The father of former Progressive Labour Party leader Marc Bean has died.
Allan Bean Sr, a farmer who campaigned for living off the land, was 83.
His son, Allan Bean Jr, a top commercial fishermen, said his father’s example had taught him how to “live off the fruits of my labour”.
He told The Royal Gazette: “I consider us a food producing family. Right out of school, my life was not behind a desk — my office would be the great outdoors.”
Mr Bean said his father was a man who “put others before himself”.
He added: “He had a tendency to put himself in the shoes of others who were suffering.
“To that end, he had a big heart and went the extra mile to help people.”
Allan Bean, a father of five, grew up at the family farm in Granaway Heights, Southampton, as the oldest of four children.
He told The Royal Gazette in 2008 that the family “never went hungry”.
Allan Sr said: “My uncles and aunts used to work the same farm, particularly onions which were exported out of Bermuda. My auntie would grow them and immediately box them for shipment.”
Farming supplies were difficult to get during the Second World War and he had to leave school to work as a carpenter, a baker and a painter to help support the family.
He later worked for the Department of Public Transportation, but returned to full-time farming and fishing in 1972.
With his late wife, Corallyn, whom he married in 1957, Allan Sr gave away produce to homes for children and seniors, as well as Meals on Wheels and the Salvation Army.
Allan Jr said: “He could not assist people with money, but things of the earth.”
He added that people would come to the gardens and pick up fresh produce.
But Allan Jr said that people sometimes helped themselves and the taking of crops without permission sometimes upset the family. But he added: “He always told us children that people were just trying to survive.”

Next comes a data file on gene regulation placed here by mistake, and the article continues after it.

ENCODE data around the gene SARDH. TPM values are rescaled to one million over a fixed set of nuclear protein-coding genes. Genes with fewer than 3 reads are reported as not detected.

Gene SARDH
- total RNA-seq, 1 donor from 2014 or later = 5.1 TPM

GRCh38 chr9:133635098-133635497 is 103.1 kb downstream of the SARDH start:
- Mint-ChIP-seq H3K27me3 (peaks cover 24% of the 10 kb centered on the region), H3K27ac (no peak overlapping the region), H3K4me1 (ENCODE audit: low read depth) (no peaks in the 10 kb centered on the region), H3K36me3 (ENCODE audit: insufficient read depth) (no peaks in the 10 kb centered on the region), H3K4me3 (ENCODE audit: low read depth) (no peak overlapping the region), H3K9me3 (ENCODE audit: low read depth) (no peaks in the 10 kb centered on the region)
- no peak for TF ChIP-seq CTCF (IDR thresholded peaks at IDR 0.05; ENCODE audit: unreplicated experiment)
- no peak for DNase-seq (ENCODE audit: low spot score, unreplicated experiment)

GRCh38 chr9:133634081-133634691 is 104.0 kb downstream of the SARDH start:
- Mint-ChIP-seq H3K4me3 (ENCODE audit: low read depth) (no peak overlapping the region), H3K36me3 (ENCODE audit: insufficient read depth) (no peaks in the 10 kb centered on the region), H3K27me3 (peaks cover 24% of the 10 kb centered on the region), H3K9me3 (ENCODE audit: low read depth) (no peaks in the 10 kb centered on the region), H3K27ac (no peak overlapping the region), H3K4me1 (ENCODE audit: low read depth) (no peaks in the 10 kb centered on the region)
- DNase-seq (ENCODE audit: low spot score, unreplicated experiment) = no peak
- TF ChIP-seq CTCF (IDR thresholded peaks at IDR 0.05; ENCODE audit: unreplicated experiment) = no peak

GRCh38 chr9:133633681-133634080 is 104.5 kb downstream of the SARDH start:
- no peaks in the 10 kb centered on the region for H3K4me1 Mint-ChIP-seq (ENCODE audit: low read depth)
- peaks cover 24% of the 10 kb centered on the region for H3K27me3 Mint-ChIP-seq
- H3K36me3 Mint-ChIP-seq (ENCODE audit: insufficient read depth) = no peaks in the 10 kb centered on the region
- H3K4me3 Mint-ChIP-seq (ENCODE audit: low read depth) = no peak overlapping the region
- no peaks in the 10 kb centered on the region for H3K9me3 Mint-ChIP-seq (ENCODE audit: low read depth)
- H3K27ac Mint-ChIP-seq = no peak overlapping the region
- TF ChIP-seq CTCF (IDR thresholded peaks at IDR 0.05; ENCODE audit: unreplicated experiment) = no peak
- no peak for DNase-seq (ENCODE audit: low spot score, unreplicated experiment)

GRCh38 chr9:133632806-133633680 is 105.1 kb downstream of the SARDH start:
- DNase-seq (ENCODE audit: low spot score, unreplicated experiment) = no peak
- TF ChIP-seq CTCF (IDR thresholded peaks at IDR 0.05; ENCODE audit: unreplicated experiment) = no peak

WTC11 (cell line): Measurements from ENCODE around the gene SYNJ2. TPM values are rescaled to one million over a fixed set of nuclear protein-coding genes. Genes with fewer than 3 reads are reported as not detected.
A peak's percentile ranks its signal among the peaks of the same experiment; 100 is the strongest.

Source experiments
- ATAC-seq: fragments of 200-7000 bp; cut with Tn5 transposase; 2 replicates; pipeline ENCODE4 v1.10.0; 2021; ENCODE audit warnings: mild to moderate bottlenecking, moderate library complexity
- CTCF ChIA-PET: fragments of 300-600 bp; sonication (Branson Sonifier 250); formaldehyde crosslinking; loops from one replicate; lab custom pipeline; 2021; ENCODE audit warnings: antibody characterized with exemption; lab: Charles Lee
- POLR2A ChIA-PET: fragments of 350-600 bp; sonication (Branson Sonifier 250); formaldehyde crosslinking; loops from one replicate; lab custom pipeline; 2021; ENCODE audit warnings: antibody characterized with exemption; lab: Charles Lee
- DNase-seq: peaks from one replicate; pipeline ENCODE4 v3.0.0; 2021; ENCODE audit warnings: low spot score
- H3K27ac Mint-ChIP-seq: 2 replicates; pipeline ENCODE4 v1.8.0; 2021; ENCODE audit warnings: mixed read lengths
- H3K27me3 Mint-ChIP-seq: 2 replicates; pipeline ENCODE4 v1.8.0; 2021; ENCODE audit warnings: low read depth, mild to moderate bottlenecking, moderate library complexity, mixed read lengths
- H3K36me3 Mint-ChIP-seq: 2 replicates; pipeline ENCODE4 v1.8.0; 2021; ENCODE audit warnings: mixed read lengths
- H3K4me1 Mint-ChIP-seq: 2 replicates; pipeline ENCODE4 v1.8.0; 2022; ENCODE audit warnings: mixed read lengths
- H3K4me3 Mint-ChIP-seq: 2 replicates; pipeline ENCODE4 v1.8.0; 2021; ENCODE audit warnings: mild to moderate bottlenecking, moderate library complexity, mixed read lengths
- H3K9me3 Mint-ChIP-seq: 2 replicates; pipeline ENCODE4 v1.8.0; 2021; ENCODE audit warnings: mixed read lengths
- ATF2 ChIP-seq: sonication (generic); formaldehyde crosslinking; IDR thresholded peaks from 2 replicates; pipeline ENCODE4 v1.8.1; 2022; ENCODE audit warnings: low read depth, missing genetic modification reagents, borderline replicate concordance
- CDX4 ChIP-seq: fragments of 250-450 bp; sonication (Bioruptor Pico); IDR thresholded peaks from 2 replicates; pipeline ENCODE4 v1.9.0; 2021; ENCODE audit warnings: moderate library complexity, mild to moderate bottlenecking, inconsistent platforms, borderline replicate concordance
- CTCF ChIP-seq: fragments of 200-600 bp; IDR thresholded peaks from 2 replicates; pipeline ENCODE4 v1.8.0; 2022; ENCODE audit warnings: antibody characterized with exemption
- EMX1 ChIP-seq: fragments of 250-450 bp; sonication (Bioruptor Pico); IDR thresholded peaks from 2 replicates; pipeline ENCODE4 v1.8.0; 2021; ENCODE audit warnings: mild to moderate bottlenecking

Allan Jr said: “He was a man who loved watching things grow.”
Allan Sr, with his sons, took to commercial fishing in the 1980s. The family ran one of Bermuda’s biggest fishing businesses, Bean’s Enterprises, until the 1990s ban on fishpots.
Allan Sr also continued to farm several areas, including six acres off Rockaway Lane in Southampton, and sold vegetables to supermarkets and restaurants.
Allan Jr said: “He was always involved in the church and the Salvation Army. The Cornerstone Fellowship made him feel so positive that in my opinion it lengthened his days.
“He was going through a rough period with his ailments but the camaraderie there made him feel good.”
He added that his father was “a committed worker who got bored if he wasn’t doing something — you’d see him out there on his tractor cultivating his crops”.
Allan Jr added: “He loved being able to reap the fruits of his hard work. That was ingrained in him by his father and his grandfather before him — they were all farmers and fishermen.”
Allan Bean Sr is also survived by sons Cornell and Delvin, and daughter Lynda-Mae Talbot, as well as brothers Goodwin and Dereck.
He died on March 3 and was buried on Wednesday after a service at St James’ Anglican Church in Sandys.